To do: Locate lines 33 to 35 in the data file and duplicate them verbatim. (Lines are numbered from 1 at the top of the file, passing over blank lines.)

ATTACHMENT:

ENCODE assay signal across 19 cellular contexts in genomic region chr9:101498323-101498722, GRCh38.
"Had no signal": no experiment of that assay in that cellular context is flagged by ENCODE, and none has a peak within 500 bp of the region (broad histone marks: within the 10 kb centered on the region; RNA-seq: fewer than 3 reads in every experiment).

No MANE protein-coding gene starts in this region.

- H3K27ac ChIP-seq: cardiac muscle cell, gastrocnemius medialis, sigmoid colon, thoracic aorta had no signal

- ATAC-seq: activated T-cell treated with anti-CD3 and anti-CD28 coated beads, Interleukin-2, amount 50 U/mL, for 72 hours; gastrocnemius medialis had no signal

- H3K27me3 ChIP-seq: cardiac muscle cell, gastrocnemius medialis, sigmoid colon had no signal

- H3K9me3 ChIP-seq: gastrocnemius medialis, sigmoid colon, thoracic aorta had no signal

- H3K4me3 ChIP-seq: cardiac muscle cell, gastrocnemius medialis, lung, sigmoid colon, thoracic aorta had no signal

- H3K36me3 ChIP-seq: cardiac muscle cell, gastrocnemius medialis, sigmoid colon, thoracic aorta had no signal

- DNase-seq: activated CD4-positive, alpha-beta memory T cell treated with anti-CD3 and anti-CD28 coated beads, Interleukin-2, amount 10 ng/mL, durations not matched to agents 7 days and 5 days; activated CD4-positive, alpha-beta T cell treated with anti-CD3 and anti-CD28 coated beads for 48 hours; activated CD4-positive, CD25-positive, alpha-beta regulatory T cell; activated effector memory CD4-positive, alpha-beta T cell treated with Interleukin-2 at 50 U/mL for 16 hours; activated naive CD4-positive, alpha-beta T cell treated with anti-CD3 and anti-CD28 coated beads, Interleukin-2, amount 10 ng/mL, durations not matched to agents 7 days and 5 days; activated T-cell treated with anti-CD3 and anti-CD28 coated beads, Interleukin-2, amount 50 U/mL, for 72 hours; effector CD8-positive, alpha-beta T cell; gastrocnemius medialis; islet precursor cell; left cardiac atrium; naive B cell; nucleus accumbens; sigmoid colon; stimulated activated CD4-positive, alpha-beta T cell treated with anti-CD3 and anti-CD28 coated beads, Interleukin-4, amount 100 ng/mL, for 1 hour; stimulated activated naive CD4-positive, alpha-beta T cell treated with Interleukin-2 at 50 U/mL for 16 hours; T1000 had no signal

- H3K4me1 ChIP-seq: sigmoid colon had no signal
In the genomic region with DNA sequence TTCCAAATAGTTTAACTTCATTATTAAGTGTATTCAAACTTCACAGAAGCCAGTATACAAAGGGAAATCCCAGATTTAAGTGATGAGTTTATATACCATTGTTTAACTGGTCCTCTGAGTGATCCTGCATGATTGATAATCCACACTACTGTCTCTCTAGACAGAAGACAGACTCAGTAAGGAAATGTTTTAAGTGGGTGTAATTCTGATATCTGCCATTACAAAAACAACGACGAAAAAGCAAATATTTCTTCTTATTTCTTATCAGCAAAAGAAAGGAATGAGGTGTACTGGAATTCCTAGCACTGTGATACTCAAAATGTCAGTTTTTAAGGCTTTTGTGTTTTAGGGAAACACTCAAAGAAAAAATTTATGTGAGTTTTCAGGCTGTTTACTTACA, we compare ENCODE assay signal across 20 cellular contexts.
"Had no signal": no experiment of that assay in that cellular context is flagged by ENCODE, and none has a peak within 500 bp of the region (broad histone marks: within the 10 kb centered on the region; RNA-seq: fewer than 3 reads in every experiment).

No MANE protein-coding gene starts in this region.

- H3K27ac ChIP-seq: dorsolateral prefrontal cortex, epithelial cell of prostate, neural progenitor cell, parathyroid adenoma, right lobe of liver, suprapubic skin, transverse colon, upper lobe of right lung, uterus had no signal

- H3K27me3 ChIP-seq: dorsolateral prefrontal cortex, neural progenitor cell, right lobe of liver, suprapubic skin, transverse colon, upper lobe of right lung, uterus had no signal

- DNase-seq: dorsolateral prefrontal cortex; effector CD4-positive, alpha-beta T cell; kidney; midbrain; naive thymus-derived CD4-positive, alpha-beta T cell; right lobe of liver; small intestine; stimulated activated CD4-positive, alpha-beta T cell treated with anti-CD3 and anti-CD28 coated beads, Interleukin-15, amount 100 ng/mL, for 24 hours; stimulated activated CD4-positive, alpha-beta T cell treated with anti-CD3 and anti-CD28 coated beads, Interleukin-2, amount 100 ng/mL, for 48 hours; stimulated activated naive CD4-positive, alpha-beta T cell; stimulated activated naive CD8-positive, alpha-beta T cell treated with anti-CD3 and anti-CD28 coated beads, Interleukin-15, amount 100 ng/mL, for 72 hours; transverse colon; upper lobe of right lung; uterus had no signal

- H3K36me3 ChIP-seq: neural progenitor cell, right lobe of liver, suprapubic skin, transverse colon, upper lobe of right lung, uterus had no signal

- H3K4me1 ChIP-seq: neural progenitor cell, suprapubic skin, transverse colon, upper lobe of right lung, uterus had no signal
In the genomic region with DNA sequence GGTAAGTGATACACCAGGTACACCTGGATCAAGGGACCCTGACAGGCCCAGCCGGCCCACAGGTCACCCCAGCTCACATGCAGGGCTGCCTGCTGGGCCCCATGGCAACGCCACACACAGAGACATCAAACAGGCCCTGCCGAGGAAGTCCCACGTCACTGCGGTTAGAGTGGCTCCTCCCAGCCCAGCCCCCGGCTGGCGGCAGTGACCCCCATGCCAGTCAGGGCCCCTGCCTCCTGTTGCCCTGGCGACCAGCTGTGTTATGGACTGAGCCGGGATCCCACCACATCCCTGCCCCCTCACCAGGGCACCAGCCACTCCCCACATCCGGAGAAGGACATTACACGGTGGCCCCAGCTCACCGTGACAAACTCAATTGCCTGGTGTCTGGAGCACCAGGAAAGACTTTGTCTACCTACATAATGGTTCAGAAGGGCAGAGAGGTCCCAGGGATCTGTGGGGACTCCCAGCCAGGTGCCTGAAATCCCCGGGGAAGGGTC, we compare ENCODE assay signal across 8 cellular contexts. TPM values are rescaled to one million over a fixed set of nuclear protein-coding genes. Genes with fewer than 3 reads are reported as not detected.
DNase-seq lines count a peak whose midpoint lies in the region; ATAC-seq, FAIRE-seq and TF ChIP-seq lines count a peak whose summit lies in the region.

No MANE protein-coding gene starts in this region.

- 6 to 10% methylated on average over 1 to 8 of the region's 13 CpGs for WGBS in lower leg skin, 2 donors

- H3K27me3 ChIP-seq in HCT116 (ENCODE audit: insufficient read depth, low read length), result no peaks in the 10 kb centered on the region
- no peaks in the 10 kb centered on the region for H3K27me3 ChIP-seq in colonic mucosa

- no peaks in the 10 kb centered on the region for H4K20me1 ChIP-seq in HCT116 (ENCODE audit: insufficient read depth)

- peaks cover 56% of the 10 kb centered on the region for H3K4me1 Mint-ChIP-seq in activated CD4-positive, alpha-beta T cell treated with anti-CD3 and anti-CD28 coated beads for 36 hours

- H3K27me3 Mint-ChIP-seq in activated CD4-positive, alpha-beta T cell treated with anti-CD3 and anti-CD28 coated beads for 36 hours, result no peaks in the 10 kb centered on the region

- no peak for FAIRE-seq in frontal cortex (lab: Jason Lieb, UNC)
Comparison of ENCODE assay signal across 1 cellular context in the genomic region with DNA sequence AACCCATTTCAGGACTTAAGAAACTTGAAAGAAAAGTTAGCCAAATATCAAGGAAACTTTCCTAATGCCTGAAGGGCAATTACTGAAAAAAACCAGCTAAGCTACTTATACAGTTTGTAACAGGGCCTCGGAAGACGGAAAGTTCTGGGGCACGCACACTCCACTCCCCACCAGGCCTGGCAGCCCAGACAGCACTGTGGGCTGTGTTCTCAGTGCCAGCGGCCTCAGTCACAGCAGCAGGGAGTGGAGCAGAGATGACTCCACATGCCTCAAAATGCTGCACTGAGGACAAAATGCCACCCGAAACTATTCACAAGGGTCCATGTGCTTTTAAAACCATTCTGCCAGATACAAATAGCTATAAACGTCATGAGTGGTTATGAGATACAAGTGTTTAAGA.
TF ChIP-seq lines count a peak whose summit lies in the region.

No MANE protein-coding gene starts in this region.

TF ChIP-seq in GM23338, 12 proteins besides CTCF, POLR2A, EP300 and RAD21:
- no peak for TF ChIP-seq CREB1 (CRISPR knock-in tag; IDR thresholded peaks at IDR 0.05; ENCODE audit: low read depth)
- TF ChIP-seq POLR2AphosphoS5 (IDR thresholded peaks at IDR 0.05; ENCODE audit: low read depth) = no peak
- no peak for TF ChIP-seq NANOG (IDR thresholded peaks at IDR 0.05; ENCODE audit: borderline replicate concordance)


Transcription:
TF ChIP-seq in GM23338, 12 proteins besides CTCF, POLR2A, EP300 and RAD21:
- no peak for TF ChIP-seq CREB1 (CRISPR knock-in tag; IDR thresholded peaks at IDR 0.05; ENCODE audit: low read depth)
- TF ChIP-seq POLR2AphosphoS5 (IDR thresholded peaks at IDR 0.05; ENCODE audit: low read depth) = no peak